Photo by Jeff Stokoe/Advocate staff Artist Ryan Willert works on a new painting in his apartment in Red Deer on Thursday.

Reconnecting with Blackfoot roots inspired Red Deer artist

Red Deer artist Ryan Willert is sharing his Blackfoot culture through line drawings in Colouring It Forward, a colouring book for adults.

That its title stems from ‘paying it forward’ is particularly apt, for “art saved my life,” said Willert.

“It helped get me off the streets,” he added, “and gave me a purpose and direction. It helped me express my culture … if it wasn’t for art, I don’t know where I’d be right now …”

The 32-year-old, whose work is featured in the book along with drawings by Blackfoot artist Kalum Teke Dan of Calgary, has made a living as a professional artist for the past half-dozen years.

He just painted a mural for Mount Royal University, had his art showcased at the Glenbow Museum in 2009, and for the City of Calgary’s 2007 Smoke-Free Campaign.

Willert, who leads art classes at the Red Deer Native Friendship Centre, initially didn’t think he had time to take on the colouring book project. It was suggested by Calgarian Diana Frost, who found his graphic art online.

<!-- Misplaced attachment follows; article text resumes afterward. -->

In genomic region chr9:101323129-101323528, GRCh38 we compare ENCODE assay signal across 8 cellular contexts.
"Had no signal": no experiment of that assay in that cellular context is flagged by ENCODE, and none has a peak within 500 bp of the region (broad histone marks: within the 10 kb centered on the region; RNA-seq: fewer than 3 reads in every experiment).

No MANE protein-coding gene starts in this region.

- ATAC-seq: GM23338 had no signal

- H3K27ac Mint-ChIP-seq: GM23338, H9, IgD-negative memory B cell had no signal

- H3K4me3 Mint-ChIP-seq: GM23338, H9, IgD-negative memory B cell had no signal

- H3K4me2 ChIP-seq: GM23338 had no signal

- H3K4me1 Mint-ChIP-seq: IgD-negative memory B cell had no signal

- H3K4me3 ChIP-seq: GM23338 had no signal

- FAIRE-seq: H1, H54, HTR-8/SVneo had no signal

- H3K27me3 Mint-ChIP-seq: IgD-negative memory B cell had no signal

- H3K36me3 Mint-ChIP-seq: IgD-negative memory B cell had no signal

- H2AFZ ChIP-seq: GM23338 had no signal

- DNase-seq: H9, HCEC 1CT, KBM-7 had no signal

The Métis woman sees meditative colouring as a way of “building community” and fostering better understanding between natives and non-natives. Frost intends to make more colouring books on various other First Nations cultures.

Willert is glad he contributed, since Colouring It Forward: Discovering Blackfoot Nation Art and Wisdom has exploded in popularity.

He noted Red Deer’s Mayor Tara Veer was so taken with the book, she brought 20 copies. Calgary Mayor Naheed Nenshi also has some, and “it’s gone Canada-wide. It’s even selling in Europe,” added Willert, who will appear at a signing Tuesday at Red Deer’s Kids in Harmony store, along with Frost.

Things weren’t always so sunny for Willert. He was raised in Innisfail and Red Deer by his non-aboriginal mother, but experienced a lot of racism as a teenager.

At age 16, he was living on the streets of Calgary, where he reconnected with his Blackfoot father and other relatives. They told him he would do better selling art than panhandling, so Willert applied himself, and his drawings put him on a more productive path.

Although he was becoming established in Calgary, he moved back to Red Deer to be closer to his mother in 2015. He’s now immersed in aboriginal spirituality and culture, made two documentary films, and is cultural advisor for the Spirit Seeker after-school program in Red Deer.

The book is also available from the Kerry Wood Nature Centre or Amazon. For more information about Willert’s art, please visit stonegrowth.yolasite.com.

lmichelin@bprda.wpengine.com

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